A couple of weeks after our meeting with Andy Roddenberry, I got a call from a radiologist friend of mine who suggested that we take a look at microwave ablation as a course of action. We met with a young interventional radiologist at Midtown Medical Center named Dr. Nishant deQuadros. Much like Dr. Roddenberry, Dr. deQuadros took us through our options in a calm, thorough discussion. We left his office feeling good about him and interested in the possibility of a minimally invasive option to remove this tumor.

In the meantime, last Friday I got a phone call from Dr. Pippas. He wanted to discuss our last office visit and his comments about surgery being my best option. After a great deal of thought, he said he wanted me to look at another option than surgery. He felt surgery would be better left as a next step, after a less invasive attempt to remove the lesion.

So, we’ve listened to all of these experts and have come to a decision. We’ve made plans to go the microwave ablation route this coming Thursday, August 28. The plan is for me to spend one day in the hospital and if all goes well, I’ll be back at work on Monday, September 2. I’m nervous, not so much about the procedure, but that this disease might be about to kick it up a notch. I have enjoyed these last eight months and I want to keep living just like that — free.

So, don’t give up on me. Keep the prayers coming and pray that the microwave ablation is a success and that it kills the only remaining disease within my body.

Now, let’s go kick cancer’s ass for the seventh time!

1) nephrectomy, 2) metastasis in spine, 3) radiosurgery in spine, 4) metastasis in spine #2, 5) radiosurgery in spine #2, 6) chemotherapy, 7) microwave ablation

 


Things are Looking Up

I’ve been wrasslin’ with myself for the past few weeks about this blog. If you are a regular reader of my blog, you know that the number of posts I make is inversely proportional to my general state of health. If I am sick and scared, I write. So, in these darker times of my life, my writing is selfish. I write because I need to write. To cope. To push away that creeping fear that is crawling up the various parts of my body that have been left numb and tingly from surgery, drugs and radiation.

When I’m feeling well, I get back to my life and my writing is harder to come by. And, I’m busy at work. We’re launching a new digital magazine this fall that is for and about Georgia’s Fraternal Order of Police members. Building a new publication from the ground up is really exciting!

This is my conundrum: I know that a few thousand people have closely followed my journey with cancer. When I don’t write, I know people miss hearing from me. I feel like I’m being selfish again. I am sitting in an infusion chair at JBACC with a needle in my arm, hydrating and preparing for CT scans of chest, abdomen and pelvis tomorrow. Being here, surrounded by stuck figures, it is hard not to think about the disease that has made our lives so difficult for the past five years.

My “God-is-choosing-my-next-adventure” story has taken a decidedly upward turn. We are now six months out from the decision to stop taking Votrient, the drug that is helping to save my life. Continuing to take the 800mg daily dose had become impossible to deal with. The drug healed me (for now) but was making me sicker than the cancer.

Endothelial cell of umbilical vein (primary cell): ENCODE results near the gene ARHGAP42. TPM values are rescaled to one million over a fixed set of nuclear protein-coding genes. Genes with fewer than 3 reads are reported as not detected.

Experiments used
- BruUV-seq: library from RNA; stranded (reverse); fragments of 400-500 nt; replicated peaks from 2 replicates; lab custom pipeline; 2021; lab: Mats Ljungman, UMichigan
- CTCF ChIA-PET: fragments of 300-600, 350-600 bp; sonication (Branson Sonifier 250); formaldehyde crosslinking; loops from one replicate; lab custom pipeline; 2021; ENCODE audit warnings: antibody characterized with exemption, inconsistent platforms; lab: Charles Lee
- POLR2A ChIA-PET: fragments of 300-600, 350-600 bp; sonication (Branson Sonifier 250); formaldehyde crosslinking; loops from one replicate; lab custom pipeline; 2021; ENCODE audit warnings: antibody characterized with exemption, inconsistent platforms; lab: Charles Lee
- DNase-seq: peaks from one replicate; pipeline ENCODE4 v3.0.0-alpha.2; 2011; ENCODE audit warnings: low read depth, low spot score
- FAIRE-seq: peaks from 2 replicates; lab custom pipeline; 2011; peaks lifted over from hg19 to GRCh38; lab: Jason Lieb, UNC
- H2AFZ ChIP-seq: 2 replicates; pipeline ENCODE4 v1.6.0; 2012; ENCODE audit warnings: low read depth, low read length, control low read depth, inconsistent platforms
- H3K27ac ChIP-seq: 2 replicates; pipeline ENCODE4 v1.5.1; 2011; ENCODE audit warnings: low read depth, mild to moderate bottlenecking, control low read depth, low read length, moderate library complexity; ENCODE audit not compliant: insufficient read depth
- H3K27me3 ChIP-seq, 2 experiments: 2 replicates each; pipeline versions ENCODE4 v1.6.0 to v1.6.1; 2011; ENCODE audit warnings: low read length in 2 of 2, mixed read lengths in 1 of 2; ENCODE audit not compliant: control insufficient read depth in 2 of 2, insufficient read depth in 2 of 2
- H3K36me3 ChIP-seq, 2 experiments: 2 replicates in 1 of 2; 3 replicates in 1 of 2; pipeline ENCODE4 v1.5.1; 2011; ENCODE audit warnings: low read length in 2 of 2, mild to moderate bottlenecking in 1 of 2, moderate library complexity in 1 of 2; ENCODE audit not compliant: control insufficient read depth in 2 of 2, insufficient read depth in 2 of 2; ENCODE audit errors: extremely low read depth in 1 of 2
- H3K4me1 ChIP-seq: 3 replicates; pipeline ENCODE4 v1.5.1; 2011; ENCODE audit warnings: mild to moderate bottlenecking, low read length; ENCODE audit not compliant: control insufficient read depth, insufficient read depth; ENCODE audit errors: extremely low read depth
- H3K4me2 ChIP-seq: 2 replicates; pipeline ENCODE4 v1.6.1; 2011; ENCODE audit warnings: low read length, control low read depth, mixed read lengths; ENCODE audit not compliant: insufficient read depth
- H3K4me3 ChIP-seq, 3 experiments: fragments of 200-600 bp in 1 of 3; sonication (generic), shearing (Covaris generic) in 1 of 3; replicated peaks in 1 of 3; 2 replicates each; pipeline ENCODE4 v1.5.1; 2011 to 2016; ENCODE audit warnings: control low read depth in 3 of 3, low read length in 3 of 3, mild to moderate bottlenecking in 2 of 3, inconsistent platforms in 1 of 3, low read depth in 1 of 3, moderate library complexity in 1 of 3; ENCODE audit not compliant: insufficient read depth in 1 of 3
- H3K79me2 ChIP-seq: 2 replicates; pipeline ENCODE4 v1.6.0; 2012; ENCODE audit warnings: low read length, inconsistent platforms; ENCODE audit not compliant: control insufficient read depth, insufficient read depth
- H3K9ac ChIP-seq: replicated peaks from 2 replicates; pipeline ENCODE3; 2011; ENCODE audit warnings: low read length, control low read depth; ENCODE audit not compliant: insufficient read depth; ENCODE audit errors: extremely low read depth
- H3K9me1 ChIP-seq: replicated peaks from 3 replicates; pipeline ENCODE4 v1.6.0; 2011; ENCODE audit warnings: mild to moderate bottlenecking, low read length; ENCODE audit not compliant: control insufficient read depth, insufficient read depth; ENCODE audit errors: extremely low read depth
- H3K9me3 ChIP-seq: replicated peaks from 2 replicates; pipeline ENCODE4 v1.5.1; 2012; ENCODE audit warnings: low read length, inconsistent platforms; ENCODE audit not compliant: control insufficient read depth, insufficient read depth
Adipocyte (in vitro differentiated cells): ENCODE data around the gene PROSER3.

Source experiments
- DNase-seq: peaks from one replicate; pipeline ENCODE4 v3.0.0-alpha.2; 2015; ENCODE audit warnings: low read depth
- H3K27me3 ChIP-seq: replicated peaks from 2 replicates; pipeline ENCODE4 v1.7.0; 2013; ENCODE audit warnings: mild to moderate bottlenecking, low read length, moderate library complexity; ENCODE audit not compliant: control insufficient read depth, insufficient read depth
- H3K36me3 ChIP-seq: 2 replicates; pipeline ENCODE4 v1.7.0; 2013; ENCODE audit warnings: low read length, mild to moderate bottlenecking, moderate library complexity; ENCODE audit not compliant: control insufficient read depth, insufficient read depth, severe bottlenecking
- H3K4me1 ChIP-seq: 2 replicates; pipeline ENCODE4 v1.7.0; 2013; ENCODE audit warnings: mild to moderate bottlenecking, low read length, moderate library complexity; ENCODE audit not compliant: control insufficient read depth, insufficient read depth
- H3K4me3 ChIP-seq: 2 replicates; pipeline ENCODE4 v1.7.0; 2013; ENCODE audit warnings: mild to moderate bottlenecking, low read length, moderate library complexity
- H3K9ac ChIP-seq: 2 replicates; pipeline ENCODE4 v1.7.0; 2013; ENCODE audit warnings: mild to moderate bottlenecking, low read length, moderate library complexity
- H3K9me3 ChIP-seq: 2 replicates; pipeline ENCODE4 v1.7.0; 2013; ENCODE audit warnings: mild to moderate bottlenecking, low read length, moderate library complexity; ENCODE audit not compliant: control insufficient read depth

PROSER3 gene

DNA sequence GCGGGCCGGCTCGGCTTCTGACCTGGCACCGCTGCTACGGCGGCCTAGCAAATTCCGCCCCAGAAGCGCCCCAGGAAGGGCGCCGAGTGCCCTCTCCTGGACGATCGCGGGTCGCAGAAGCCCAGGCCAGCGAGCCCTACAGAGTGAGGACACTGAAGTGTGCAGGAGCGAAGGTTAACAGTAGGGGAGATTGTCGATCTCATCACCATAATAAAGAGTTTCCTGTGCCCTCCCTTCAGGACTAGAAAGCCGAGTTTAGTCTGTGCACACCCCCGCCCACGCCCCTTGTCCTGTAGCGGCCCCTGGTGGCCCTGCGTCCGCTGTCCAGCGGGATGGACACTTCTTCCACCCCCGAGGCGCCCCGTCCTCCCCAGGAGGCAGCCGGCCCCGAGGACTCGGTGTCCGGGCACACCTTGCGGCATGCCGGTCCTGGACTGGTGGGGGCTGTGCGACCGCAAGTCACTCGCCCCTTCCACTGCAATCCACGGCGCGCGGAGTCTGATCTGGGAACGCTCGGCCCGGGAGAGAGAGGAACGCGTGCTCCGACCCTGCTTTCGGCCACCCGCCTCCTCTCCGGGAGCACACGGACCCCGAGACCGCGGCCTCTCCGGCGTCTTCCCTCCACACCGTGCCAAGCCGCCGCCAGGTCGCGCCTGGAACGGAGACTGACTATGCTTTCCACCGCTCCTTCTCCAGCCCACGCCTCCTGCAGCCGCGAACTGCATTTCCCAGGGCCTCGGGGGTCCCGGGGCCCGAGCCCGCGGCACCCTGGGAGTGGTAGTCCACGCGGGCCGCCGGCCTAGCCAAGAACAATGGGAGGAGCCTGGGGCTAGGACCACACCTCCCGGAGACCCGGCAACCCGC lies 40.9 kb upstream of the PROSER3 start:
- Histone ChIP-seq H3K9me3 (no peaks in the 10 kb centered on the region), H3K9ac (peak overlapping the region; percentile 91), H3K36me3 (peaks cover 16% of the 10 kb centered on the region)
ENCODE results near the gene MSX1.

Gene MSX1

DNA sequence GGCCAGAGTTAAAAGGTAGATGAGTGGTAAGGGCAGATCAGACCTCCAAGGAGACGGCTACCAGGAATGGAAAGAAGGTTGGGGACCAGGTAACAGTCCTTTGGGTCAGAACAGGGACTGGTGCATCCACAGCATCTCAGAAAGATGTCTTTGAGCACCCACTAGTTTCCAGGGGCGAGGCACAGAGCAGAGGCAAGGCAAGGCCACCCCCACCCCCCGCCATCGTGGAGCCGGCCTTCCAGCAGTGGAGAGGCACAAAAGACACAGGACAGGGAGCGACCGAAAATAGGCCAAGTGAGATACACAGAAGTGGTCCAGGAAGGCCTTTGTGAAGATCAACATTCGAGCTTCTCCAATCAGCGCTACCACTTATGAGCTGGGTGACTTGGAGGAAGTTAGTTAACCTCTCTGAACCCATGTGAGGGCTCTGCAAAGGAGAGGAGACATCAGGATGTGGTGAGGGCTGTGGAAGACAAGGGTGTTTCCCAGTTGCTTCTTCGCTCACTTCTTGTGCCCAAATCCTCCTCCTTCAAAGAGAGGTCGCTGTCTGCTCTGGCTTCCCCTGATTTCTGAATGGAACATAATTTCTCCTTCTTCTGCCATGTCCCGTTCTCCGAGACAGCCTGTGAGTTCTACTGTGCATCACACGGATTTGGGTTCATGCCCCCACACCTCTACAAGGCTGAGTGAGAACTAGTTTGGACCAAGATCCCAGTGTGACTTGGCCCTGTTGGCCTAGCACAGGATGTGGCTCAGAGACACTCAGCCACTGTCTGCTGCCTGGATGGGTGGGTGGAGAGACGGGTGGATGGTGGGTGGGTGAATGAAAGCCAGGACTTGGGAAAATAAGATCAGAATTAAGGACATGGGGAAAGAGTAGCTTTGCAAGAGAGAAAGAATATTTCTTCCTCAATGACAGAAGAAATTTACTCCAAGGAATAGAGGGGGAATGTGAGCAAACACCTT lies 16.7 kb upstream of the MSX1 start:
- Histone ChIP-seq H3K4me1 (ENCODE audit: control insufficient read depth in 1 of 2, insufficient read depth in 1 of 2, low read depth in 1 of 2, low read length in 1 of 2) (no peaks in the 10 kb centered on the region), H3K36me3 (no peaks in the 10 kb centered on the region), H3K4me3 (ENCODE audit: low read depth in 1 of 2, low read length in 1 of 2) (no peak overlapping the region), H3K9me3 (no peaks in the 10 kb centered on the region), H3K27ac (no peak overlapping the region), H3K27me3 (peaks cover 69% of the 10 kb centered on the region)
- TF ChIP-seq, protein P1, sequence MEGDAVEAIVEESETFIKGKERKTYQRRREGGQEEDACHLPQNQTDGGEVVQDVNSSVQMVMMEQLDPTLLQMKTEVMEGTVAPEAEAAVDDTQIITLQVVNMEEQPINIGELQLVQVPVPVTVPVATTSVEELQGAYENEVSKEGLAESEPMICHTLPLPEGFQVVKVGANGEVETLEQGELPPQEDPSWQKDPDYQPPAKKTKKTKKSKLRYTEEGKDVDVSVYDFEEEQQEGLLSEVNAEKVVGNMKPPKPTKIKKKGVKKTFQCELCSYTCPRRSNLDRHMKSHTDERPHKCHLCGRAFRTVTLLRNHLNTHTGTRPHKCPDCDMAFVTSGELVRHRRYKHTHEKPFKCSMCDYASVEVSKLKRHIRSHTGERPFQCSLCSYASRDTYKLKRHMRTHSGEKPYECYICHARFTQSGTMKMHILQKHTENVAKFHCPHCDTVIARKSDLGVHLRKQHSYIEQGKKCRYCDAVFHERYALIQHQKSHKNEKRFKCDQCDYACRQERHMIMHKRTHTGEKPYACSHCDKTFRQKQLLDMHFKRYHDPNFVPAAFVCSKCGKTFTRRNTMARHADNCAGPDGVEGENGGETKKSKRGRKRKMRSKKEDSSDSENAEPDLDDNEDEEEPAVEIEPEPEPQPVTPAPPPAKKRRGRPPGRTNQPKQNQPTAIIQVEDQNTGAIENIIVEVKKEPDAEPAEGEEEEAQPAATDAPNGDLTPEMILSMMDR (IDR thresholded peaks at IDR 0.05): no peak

My tumors are gone. I’m able to eat and have gained back 60 of the 100 pounds I lost. I was able to go whitewater rafting this past Saturday and I am able to think clearly without pain and without those heavy-handed cancer drugs. Wednesday is the day when I’ll know if we’re still NED (No Evidence of Disease).

If you’re one of those that wants to see more regular posts, please forgive me for not writing. I’m hoping that I’ll be able to write less about cancer and more about our business growing and going. That would make me very happy.


Circle of Life

The past couple of weeks have a circle of life kind of time out here in Seale, Ala. I spent quite a bit of time during the past few days working on a speech that I delivered to my Rotary club on Wednesday, I folded down the screen on my MacBook Pro Saturday morning and stepped out into a Chamber of Commerce kind of day. Breezy, cool, dry air filtered through a canopy of trees in fresh, full leaf against an impossibly blue sky. The grass needed to be mowed and I needed some solitary time with my thoughts to ponder the difficult task of telling the story of my five year tug of war with kidney cancer in just 20 minutes in the presence of 250 or 300 of my fellow Rotarians.

Izzy, our Golden, and I walked down to the barn for me to get the mower and for her to dance circles around me, snap her teeth and crowd my legs with her body, itching to get as many square inches of her bulk against as much of my legs as is geometrically possible. She’s a low tech, high touch creature. When she’s really happy, she leaps around and loudly clicks her upper and lower jaws together. I’ve never seen a dog do that. Her lips are curled back and her teeth are bared in what, to the casual observer would appear to be a bit of aggressive dog face. That look, only for a second, interrupts her usual open, wide-eyed,  grinning self.